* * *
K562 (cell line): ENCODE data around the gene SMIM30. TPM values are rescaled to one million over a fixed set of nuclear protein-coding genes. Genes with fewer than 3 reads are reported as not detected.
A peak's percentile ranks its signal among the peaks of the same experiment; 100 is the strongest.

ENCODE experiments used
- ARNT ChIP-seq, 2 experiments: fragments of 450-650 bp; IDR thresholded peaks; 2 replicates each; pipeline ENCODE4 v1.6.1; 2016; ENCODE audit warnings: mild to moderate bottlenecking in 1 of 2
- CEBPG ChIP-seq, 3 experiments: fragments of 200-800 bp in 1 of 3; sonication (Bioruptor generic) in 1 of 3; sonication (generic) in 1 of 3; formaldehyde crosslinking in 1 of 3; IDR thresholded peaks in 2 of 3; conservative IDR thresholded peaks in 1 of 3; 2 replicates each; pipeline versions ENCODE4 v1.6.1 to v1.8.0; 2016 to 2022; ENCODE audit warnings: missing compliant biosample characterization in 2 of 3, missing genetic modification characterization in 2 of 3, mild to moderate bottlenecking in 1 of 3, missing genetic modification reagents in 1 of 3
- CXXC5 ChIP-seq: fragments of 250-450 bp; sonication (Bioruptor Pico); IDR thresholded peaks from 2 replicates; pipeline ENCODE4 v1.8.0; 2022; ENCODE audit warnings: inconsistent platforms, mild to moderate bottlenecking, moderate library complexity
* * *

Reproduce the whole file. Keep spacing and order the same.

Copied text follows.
K562 (cell line): ENCODE data around the gene SMIM30. TPM values are rescaled to one million over a fixed set of nuclear protein-coding genes. Genes with fewer than 3 reads are reported as not detected.
A peak's percentile ranks its signal among the peaks of the same experiment; 100 is the strongest.

ENCODE experiments used
- ARNT ChIP-seq, 2 experiments: fragments of 450-650 bp; IDR thresholded peaks; 2 replicates each; pipeline ENCODE4 v1.6.1; 2016; ENCODE audit warnings: mild to moderate bottlenecking in 1 of 2
- CEBPG ChIP-seq, 3 experiments: fragments of 200-800 bp in 1 of 3; sonication (Bioruptor generic) in 1 of 3; sonication (generic) in 1 of 3; formaldehyde crosslinking in 1 of 3; IDR thresholded peaks in 2 of 3; conservative IDR thresholded peaks in 1 of 3; 2 replicates each; pipeline versions ENCODE4 v1.6.1 to v1.8.0; 2016 to 2022; ENCODE audit warnings: missing compliant biosample characterization in 2 of 3, missing genetic modification characterization in 2 of 3, mild to moderate bottlenecking in 1 of 3, missing genetic modification reagents in 1 of 3
- CXXC5 ChIP-seq: fragments of 250-450 bp; sonication (Bioruptor Pico); IDR thresholded peaks from 2 replicates; pipeline ENCODE4 v1.8.0; 2022; ENCODE audit warnings: inconsistent platforms, mild to moderate bottlenecking, moderate library complexity